Assessment of Fuel Tax Policies to Tackle Carbon Emissions from Road Transport—An Application of the Value-Based DEA Method Including Robustness Analysis
The transport sector has increased GHG emissions making it the second largest emitter in the EU after the energy generation sector. Given its share in total GHG emissions, the transport sector plays a critical role in the mitigation efforts required by the Paris Agreement on Climate Change. Fuel taxation can be used to internalize externalities, including those linked to fuel use as GHG emissions and local air pollution. Road transport policies have relied on fuel efficiency standards. A major outcome of this option was the prevailing preferential tax treatment for diesel fuel. This paper aims to assess the potential of fuel tax reforms to deal with carbon emissions from road transport in some EU countries. For this purpose, the Value-Based Data Envelopment Analysis method is used to obtain robust conclusions in face of sources of uncertainty. The adjustment of diesel excise tax levels towards gasoline taxation levels as well as the potential effects of introducing a carbon content-based tax on both diesel and gasoline are studied. The performance evaluation identifies the countries exhibiting the best practices. This approach offers decision makers the possibility to incorporate their priorities in appraising fuel tax policies considering uncertain factors to obtain robust conclusions.
This work has been supported by FCT—the Portuguese Foundation for Science and Technology under project grant UID/MULTI/00308/2013.
- Coria, J. (2012). Fuel taxation in Europe. In Cars and carbon (pp. 201–222). Netherlands: Springer.Google Scholar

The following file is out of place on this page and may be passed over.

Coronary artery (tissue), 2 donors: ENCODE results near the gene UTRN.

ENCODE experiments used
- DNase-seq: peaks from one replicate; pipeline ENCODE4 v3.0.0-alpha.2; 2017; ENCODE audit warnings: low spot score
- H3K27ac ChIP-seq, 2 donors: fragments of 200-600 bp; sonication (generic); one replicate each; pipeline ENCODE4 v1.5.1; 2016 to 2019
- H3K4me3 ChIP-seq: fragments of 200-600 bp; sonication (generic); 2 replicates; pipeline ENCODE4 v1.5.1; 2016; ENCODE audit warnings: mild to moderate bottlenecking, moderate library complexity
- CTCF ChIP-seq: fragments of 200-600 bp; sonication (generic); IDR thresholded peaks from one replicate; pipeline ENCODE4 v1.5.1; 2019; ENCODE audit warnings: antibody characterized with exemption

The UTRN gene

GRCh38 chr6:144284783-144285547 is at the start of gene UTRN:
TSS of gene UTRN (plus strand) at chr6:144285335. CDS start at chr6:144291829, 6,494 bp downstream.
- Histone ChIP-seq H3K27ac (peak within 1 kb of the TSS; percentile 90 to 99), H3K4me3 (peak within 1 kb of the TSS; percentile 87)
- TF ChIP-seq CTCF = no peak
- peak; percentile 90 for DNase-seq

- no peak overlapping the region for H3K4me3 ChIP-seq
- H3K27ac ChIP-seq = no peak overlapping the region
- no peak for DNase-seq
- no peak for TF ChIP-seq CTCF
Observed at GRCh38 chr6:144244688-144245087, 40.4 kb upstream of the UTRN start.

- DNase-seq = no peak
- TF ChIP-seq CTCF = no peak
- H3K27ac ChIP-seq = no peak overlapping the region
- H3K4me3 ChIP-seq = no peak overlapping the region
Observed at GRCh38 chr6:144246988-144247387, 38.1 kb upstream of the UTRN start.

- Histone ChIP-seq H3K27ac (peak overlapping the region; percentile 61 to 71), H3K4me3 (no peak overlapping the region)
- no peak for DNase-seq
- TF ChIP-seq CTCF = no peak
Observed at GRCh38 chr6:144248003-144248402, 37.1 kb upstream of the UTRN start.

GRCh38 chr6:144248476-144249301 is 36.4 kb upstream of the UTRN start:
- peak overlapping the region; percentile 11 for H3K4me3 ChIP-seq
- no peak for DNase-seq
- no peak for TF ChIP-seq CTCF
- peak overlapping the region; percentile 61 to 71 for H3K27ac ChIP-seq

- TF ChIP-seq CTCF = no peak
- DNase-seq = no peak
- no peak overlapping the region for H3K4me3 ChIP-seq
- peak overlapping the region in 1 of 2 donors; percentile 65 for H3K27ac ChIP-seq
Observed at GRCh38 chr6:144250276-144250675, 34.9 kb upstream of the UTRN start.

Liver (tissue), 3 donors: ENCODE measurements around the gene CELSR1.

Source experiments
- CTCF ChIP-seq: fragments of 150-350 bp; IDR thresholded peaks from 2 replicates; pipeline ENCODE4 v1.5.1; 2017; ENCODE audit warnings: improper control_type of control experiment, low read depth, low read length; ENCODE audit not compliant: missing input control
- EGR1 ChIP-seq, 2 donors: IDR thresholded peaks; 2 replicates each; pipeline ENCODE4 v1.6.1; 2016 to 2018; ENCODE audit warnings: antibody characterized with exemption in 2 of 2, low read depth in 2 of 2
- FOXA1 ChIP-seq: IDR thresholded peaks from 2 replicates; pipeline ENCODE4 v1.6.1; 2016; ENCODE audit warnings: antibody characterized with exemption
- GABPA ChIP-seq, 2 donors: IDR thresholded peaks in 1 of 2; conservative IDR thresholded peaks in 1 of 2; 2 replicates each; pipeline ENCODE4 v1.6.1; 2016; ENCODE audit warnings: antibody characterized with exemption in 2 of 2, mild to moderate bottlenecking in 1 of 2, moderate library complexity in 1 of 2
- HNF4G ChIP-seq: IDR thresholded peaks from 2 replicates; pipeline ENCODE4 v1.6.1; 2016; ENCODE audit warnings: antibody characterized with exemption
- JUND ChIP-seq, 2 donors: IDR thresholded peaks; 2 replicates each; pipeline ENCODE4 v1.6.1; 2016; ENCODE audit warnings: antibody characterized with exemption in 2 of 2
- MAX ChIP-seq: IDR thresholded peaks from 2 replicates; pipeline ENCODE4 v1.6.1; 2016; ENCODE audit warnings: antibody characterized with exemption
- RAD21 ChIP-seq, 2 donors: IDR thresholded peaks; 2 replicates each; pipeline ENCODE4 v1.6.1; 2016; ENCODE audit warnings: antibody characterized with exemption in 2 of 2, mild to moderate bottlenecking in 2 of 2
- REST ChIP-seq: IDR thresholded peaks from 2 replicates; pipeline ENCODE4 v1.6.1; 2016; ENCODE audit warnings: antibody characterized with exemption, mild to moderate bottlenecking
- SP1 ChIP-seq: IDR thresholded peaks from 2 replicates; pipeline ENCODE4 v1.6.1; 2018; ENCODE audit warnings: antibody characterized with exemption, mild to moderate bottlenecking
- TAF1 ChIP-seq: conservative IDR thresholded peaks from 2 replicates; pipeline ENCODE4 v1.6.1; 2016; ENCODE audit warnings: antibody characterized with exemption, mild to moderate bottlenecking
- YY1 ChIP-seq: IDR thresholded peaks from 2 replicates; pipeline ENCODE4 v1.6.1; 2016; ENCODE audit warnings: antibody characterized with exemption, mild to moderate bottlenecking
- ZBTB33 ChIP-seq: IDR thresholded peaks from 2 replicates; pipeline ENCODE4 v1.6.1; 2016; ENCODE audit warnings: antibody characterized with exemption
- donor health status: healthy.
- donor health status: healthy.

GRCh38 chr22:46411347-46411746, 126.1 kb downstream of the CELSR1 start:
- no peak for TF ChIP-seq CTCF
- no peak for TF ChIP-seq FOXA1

- European Commission. (2003). Restructuring the community framework for the taxation of energy products and electricity. Council Directive 2003/96/EC.Google Scholar
- European Commission. (2007). Communication from the Commission to the Council and the European Parliament Results of the review of the Community Strategy to reduce CO2 emissions from passenger cars and light-commercial vehicles. COM/2007/0019 final. Brussels.Google Scholar
- European Commission. (2011). Road map to a single European Transport Area—towards a competitive and resource efficient transport system. White Paper.Google Scholar
- Flues, F., & Thomas, A. (2015). The distributional effect of energy taxes. OECD. http://www.oecd-ilibrary.org/taxation/the-distributional-effects-of-energy-taxes_5js1qwkqqrbv-en.
- Gouveia, M. C., & Dias, L. C., Antunes, Mota, M. A., Duarte, E. M., & Tenreiro, E. M. (2016). An application of an additive DEA model to identify best practices in primary health care. OR Spectrum, 38(3), 743–767.Google Scholar
- Harding, M. (2014). The diesel differential—Differences in the tax treatment of gasoline and diesel for road use. OECD Taxation paper no. 21.Google Scholar
- Newbery, D. M. (2001). Harmonizing energy taxes in the EU. In Tax Policy in the European Union Conference, Erasmus University, October 17–19, 2001.Google Scholar
- Rodríguez-López, J., Marrero, G. A., & González-Marrero, R. M. (2015). Dieselization, CO2 emissions and fuel taxes in Europe. In Working Papers, November 15, 2015.Google Scholar
- Sterner, T., & Köhlin, G. (2015). Pricing carbon: The challenges. In S. Barrett, C. Carraro, & J. de Melo (Eds.), Towards a workable and effective climate regime (p. 251).Google Scholar
- United States Environmental Protection Agency. (2011). Greenhouse gas emissions from a typical passenger vehicle. www.epa.gov/oms/climate/documents/420f11041.pdf.
- von Winterfeldt, D., & Edwards, W. (1986). Decision analysis behavioral research. New York: Cambridge University Press.Google Scholar
- Zimmer, A., & Koch, N. (2016). Fuel consumption dynamics in Europe—Implications of fuel tax reforms for air pollution and carbon emissions from road transport. https://ssrn.com/abstract=2813534. Available at August 28, 2016.